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Friday, 29 June 1906


Mr WILSON (Corangamite) . - The Minister asked us to consider this question from an' Australian stand-point, and it is from that point of view that I desire to discuss it. On this occasion it suited the Minister to quote the opinion of Major-General Sir Edward Hutton, but in other instances that officer's views have not been received with much favour by hon- 01 able members on the Government benches. I think it is quite possible that within the next century there may be a reasonable demand for the construction of the proposed railway.


Mr Kelly - Has the honorable member read Major-General Hutton 's statements with regard to the importance of the line from a military stand-point?


Mr WILSON - Yes; but I do not intend to discuss that aspect of the matter; I leave that to the honorable member. I wish to enter my protest against even a survey of the proposed line being made. At the present stage in our history I do not think that such a work is justifiable. The Minister contended that the construction of a railway would contribute largely to the development of the vast unsettled area that lies between Port Augusta and Kalgoorlie, but I should like to point out that Western . Australia and South Aus tralia should do a great deal more than they have done up to the present in the way of developing their territories before they ask us to incur an expenditure such as that now contemplated.


Mr Carpenter - Western Australia is spending large sums of money in that direction:


Mr WILSON - Then she is only doing her duty. We have no evidence that the country through which the line would pass holds out such prospects as the Minister would have us believe. The reports of those who have travelled through it, and particularly the report of the Treasurer, who has written a very interesting description of his experiences, show that the lives of those who took part in the expeditions were in constant danger owing to the want of water.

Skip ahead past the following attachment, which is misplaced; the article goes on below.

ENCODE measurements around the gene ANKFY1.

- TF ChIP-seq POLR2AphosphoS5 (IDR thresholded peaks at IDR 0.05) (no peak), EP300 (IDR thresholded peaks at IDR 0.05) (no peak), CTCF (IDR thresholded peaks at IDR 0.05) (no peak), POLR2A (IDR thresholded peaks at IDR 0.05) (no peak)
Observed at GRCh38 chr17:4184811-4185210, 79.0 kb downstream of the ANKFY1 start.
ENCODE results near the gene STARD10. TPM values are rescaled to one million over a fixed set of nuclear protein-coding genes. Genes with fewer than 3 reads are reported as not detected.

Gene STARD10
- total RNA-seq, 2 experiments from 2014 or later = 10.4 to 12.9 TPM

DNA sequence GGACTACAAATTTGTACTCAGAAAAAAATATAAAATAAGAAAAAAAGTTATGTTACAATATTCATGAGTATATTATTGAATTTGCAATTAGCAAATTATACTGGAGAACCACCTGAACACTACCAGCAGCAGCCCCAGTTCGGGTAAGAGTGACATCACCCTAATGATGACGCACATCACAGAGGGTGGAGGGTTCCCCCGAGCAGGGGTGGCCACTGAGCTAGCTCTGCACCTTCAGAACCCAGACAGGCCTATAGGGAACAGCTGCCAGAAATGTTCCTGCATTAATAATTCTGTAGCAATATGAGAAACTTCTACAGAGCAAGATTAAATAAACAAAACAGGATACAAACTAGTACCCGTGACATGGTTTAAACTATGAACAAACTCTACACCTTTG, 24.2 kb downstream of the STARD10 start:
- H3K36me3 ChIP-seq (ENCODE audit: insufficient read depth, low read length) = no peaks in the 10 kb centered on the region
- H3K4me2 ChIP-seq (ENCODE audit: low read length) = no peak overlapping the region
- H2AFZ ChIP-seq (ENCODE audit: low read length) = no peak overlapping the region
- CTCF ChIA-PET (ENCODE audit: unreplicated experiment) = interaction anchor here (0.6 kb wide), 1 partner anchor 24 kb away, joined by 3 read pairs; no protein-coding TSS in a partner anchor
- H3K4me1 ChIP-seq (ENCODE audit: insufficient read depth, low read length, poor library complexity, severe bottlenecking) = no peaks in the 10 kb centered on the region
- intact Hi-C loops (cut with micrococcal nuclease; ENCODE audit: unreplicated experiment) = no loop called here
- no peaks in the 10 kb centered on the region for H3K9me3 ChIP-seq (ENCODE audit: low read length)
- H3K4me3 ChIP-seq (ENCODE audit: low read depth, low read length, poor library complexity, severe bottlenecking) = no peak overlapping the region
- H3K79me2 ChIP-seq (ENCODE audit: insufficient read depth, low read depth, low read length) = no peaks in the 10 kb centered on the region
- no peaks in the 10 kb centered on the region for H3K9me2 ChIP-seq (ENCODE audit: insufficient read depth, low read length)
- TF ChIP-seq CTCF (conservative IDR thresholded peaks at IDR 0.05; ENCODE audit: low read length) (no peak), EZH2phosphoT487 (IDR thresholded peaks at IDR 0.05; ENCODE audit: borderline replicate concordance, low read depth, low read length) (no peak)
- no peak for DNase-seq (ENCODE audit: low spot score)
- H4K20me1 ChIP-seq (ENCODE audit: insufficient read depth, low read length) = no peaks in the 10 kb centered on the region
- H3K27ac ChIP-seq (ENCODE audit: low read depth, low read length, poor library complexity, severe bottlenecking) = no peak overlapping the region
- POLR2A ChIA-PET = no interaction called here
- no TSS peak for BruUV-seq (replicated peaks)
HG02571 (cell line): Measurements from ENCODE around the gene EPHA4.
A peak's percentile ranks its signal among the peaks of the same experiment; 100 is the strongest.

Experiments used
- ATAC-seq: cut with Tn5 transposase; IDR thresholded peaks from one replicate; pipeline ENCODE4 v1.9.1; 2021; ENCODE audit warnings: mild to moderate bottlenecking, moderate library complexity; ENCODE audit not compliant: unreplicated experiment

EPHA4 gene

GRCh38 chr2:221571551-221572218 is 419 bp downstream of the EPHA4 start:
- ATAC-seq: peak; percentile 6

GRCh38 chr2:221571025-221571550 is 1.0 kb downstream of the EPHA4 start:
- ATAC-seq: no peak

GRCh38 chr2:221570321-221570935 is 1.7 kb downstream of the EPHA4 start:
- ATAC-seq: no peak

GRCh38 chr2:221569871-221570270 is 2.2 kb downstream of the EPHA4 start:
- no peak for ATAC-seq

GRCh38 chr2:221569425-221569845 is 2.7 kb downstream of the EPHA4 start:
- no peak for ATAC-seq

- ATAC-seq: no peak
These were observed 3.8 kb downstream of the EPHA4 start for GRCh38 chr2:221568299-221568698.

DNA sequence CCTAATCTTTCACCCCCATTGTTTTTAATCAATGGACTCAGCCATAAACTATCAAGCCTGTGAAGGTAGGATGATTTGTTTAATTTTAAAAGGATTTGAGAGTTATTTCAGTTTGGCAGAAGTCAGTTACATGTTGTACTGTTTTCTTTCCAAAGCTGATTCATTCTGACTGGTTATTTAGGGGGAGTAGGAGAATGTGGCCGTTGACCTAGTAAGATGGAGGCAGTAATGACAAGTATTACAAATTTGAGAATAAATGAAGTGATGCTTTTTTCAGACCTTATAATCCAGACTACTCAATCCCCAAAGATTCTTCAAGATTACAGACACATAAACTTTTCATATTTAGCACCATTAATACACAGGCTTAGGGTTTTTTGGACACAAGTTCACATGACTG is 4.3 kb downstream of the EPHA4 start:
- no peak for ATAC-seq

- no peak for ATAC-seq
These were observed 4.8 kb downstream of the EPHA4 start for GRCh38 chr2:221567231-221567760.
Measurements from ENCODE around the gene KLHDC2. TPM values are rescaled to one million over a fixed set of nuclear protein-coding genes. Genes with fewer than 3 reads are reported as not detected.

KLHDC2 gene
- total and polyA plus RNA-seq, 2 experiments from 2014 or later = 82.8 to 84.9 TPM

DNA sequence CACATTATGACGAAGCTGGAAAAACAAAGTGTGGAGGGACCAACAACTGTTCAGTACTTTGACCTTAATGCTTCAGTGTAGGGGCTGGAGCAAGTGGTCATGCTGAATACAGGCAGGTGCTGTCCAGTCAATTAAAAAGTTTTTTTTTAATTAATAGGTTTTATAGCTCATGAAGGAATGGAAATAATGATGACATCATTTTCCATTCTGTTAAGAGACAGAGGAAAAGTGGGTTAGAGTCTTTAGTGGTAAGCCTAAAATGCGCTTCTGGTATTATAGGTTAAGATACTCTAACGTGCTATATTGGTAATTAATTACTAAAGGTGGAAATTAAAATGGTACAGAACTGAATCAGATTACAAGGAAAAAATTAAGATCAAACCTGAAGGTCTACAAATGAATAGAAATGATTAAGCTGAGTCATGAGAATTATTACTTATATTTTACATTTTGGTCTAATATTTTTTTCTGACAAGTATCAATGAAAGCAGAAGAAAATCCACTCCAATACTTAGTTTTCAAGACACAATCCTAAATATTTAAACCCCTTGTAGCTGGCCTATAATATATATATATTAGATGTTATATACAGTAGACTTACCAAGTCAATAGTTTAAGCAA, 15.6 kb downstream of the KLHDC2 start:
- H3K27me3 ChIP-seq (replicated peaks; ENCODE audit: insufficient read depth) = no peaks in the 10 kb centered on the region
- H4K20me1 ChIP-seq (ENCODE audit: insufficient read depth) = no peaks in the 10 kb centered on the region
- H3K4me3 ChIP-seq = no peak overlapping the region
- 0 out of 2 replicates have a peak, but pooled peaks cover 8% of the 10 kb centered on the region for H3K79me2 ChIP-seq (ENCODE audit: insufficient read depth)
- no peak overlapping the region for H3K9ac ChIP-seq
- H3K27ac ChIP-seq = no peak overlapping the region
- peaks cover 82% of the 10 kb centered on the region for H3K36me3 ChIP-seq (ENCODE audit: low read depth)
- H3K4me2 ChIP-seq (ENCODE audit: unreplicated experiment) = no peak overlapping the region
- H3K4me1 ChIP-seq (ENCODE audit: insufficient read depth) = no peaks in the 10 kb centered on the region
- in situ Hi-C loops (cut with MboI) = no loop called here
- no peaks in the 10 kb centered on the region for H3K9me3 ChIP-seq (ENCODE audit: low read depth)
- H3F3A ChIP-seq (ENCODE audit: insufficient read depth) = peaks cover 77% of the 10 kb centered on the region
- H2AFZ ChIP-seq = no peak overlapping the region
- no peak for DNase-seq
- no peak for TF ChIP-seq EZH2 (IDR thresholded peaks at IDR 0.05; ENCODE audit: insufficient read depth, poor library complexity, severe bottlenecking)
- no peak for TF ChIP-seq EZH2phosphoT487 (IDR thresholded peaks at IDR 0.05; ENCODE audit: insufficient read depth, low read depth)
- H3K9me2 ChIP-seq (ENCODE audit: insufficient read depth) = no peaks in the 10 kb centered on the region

Mr Carpenter - Bores have been put down recently, and water has been struck.


Mr WILSON - Notwithstanding that, all the' reports available to us confirm what the Treasurer told us as to the character of the country when he passed through it. For the greater part of the distance between Fort Augusta and Kalgoorlie no water of any consequence has been discovered, and we know that the rainfall is very small indeed.'


Mr Frazer - How does the honorable member know that?


Mr WILSON - I gather that from the reports.


Sir John Forrest - That applies to only about 400 miles of the distance.


Mr WILSON - The Treasurer speaks of 400 miles as if it were nothing, but his report shows that it was no small matter for him to cover that distance. It was a matter of life and death to him and his party'. However, all these matters are secondary considerations. What we have to consider is whether the railway would prove of sufficient value to the whole of Australia - leaving out of consideration Western Australia, or any other individual State - to justify its construction at the present moment.